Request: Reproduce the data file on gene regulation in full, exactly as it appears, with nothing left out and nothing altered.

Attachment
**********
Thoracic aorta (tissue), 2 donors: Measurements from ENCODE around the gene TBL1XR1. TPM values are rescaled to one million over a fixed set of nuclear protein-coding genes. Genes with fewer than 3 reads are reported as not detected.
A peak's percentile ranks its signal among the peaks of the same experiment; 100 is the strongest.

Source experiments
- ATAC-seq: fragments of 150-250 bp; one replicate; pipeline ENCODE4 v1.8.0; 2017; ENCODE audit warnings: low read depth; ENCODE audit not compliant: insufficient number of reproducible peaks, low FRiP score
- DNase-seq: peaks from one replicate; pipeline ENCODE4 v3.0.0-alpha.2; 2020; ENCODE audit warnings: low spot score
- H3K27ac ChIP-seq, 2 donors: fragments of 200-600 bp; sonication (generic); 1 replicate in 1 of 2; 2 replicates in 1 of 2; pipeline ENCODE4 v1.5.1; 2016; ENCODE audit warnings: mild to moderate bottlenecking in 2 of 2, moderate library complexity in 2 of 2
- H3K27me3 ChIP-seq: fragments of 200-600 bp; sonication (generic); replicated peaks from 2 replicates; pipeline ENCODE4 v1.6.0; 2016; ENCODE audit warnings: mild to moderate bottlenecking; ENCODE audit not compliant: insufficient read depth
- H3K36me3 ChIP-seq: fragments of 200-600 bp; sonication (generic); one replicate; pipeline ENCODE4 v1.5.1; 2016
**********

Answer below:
Thoracic aorta (tissue), 2 donors: Measurements from ENCODE around the gene TBL1XR1. TPM values are rescaled to one million over a fixed set of nuclear protein-coding genes. Genes with fewer than 3 reads are reported as not detected.
A peak's percentile ranks its signal among the peaks of the same experiment; 100 is the strongest.

Source experiments
- ATAC-seq: fragments of 150-250 bp; one replicate; pipeline ENCODE4 v1.8.0; 2017; ENCODE audit warnings: low read depth; ENCODE audit not compliant: insufficient number of reproducible peaks, low FRiP score
- DNase-seq: peaks from one replicate; pipeline ENCODE4 v3.0.0-alpha.2; 2020; ENCODE audit warnings: low spot score
- H3K27ac ChIP-seq, 2 donors: fragments of 200-600 bp; sonication (generic); 1 replicate in 1 of 2; 2 replicates in 1 of 2; pipeline ENCODE4 v1.5.1; 2016; ENCODE audit warnings: mild to moderate bottlenecking in 2 of 2, moderate library complexity in 2 of 2
- H3K27me3 ChIP-seq: fragments of 200-600 bp; sonication (generic); replicated peaks from 2 replicates; pipeline ENCODE4 v1.6.0; 2016; ENCODE audit warnings: mild to moderate bottlenecking; ENCODE audit not compliant: insufficient read depth
- H3K36me3 ChIP-seq: fragments of 200-600 bp; sonication (generic); one replicate; pipeline ENCODE4 v1.5.1; 2016